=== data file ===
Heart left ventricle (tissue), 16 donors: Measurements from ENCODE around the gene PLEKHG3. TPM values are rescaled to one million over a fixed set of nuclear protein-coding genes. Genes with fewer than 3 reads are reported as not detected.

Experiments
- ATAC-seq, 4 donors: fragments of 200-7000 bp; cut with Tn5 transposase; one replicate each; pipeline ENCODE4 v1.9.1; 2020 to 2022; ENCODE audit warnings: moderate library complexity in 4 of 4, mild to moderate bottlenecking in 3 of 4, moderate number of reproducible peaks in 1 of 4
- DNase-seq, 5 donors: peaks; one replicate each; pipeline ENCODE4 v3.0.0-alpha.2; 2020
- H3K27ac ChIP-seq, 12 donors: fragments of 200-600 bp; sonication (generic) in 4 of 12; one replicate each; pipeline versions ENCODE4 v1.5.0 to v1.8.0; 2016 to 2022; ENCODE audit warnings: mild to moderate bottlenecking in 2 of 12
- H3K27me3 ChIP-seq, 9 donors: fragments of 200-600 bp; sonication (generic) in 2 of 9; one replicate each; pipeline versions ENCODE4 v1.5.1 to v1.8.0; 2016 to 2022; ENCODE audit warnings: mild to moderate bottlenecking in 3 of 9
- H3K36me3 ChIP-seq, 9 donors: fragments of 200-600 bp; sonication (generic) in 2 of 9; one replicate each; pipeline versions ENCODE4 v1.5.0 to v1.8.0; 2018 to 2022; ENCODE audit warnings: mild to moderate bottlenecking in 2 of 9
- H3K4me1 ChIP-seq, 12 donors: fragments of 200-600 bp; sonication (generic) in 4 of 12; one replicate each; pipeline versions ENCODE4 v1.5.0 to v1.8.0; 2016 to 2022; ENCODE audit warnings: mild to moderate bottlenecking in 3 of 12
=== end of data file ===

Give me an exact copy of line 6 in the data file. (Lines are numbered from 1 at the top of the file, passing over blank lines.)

- H3K27me3 ChIP-seq, 9 donors: fragments of 200-600 bp; sonication (generic) in 2 of 9; one replicate each; pipeline versions ENCODE4 v1.5.1 to v1.8.0; 2016 to 2022; ENCODE audit warnings: mild to moderate bottlenecking in 3 of 9